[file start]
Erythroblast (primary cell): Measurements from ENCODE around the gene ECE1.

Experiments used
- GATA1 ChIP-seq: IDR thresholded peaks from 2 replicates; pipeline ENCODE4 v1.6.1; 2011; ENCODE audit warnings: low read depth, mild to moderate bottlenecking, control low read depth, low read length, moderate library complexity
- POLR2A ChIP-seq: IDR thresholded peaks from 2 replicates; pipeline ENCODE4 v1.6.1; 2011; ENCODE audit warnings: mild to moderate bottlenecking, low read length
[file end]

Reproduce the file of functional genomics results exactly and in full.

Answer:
Erythroblast (primary cell): Measurements from ENCODE around the gene ECE1.

Experiments used
- GATA1 ChIP-seq: IDR thresholded peaks from 2 replicates; pipeline ENCODE4 v1.6.1; 2011; ENCODE audit warnings: low read depth, mild to moderate bottlenecking, control low read depth, low read length, moderate library complexity
- POLR2A ChIP-seq: IDR thresholded peaks from 2 replicates; pipeline ENCODE4 v1.6.1; 2011; ENCODE audit warnings: mild to moderate bottlenecking, low read length